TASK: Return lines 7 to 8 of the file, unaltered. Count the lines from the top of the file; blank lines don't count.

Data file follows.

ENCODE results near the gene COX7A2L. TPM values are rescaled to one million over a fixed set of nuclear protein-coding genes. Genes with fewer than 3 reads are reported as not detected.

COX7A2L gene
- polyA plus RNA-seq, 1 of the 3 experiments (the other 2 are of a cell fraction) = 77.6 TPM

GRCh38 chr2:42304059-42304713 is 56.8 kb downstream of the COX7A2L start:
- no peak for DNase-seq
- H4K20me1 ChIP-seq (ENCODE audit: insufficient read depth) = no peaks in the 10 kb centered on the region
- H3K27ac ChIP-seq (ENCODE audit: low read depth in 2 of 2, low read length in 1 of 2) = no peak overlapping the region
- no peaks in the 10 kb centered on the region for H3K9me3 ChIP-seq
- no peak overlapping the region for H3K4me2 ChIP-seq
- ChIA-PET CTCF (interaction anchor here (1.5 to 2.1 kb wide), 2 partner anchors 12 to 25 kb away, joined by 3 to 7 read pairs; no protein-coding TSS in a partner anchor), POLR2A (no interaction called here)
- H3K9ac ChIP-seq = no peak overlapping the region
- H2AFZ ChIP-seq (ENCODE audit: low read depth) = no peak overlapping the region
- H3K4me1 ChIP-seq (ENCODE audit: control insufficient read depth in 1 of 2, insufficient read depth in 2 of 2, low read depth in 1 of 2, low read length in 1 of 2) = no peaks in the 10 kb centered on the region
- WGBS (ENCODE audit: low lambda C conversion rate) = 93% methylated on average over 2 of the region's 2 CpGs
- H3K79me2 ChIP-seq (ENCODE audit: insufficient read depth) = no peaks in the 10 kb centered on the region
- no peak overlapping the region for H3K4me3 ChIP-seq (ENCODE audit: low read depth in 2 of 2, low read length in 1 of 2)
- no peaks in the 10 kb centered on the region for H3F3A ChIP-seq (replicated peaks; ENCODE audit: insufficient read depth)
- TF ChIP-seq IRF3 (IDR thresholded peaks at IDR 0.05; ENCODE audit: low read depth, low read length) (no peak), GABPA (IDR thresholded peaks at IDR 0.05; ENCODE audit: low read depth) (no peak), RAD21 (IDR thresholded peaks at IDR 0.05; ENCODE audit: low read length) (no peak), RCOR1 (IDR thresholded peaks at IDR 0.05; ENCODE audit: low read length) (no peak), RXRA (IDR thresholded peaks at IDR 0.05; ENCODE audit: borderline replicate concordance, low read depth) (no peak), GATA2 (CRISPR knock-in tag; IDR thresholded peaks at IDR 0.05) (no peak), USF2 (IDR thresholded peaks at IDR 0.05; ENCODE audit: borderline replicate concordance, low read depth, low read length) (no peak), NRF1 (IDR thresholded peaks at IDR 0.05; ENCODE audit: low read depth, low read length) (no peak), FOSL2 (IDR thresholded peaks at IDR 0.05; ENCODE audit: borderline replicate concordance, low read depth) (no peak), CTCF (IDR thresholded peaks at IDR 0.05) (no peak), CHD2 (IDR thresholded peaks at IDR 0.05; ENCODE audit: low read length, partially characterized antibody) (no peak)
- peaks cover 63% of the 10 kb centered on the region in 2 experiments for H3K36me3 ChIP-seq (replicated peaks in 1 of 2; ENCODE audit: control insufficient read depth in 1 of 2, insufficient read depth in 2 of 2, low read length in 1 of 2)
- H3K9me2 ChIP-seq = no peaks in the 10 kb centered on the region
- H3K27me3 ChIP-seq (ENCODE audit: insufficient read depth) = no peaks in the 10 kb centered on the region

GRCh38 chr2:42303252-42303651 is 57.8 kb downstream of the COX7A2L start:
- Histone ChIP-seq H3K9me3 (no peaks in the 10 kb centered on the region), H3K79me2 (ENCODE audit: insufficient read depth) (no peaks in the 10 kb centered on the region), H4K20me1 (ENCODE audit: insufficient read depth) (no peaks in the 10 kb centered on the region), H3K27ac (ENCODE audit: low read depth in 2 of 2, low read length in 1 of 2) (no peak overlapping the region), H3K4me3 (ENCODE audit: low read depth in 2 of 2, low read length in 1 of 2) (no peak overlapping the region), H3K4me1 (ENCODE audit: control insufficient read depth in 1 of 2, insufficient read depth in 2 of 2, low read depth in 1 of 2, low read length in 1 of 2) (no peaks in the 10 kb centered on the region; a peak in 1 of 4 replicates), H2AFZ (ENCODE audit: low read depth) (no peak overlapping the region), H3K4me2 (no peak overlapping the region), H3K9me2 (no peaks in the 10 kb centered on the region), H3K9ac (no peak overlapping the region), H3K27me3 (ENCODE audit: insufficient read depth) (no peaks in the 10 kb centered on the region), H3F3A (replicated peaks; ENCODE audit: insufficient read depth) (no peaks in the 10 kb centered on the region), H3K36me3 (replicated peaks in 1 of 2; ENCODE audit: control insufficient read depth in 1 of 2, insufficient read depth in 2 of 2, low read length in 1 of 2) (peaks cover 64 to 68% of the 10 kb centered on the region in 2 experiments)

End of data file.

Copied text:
- H3K27ac ChIP-seq (ENCODE audit: low read depth in 2 of 2, low read length in 1 of 2) = no peak overlapping the region
- no peaks in the 10 kb centered on the region for H3K9me3 ChIP-seq